Girls creator Lena Dunham is reportedly prepping to make an amendment to her controversial memoir after the identity of an alleged rapist was revealed.
In Dunham’s autobiography, Not That Kind of Girl, Dunham recalls an incident during her time at Oberlin College in Ohio when a man called ‘Barry’ allegedly sexually assaulted her.
In the book, she writes:
“In another essay in this book I describe a sexual encounter with a mustachioed campus Republican as the upsetting but educational choice of a girl who was new to sex when, in fact, it didn’t feel like a choice at all.”
Dunham’s description of ‘Barry’ was detailed enough that former students at the small liberal arts school were allegedly able to identify the man Dunham was referring to, and his attorney Aaron Minc tells The Hollywood Reporter that his client has had to defend himself against the claims.
The story hit headlines after a reporter at website Breitbart.com investigated Dunham’s rape claim, noting that a Google search would lead a reader to the real identity of ‘Barry’, and the actress made no note that it was a pseudonym, which she had done in other sections of the book.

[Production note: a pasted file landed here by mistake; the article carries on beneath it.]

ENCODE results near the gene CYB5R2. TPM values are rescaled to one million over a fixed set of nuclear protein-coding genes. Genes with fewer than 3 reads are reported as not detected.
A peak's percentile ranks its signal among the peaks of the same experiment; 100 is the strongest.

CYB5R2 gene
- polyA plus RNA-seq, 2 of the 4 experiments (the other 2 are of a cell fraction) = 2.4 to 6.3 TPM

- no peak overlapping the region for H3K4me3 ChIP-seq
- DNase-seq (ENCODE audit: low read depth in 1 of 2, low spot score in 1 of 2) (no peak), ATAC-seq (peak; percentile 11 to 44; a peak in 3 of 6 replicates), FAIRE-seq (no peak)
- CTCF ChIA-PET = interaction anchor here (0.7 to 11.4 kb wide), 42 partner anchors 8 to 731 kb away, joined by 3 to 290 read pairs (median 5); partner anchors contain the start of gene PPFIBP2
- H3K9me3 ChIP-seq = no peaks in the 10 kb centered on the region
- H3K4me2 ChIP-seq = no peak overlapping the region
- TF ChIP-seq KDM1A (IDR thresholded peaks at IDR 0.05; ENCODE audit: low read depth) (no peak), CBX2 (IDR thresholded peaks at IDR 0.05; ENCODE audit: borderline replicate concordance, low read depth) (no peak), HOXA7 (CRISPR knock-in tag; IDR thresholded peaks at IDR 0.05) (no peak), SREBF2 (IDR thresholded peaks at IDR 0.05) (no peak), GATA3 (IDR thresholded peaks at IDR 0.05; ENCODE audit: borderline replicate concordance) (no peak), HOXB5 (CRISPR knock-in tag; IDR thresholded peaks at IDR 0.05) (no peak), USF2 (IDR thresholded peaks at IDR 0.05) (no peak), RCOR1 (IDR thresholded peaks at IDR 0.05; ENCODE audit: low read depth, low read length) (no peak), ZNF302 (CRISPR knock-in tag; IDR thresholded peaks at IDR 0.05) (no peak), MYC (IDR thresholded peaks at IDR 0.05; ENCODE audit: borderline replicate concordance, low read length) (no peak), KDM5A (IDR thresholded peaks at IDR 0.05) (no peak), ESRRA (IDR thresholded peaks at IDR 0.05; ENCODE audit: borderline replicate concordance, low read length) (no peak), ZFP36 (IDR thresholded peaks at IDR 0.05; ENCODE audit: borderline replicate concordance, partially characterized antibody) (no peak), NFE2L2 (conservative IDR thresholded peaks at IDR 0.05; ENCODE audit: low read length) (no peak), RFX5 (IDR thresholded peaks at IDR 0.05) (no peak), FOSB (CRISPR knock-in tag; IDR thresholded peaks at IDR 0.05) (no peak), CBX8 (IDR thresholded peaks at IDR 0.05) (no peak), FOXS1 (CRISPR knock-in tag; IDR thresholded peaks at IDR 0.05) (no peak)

A spokesperson for Dunham’s publisher Random House addressed the Breitbart report, defending Dunham and insisting that ‘Barry’ is not the real man’s name, but they also offered to pay the man’s legal fees to bring the controversy to a halt.
Minc has now told The Hollywood Reporter that the publishers have also agreed to edit the relevant section of the book, saying, “Miss Dunham and Random House are starting to come around to some of our demands. I don’t know if that will be good enough for my client. Ideally, we were looking for something from Miss Dunham.
“We were also looking for an edit to be made to the book, and it’s my understanding that they are going to comply with that – to note that the name ‘Barry’ is a pseudonym. They have given me an indication that that is happening imminently.”
Dunham has yet to comment on the issue.Recommend0 recommendationsPublished in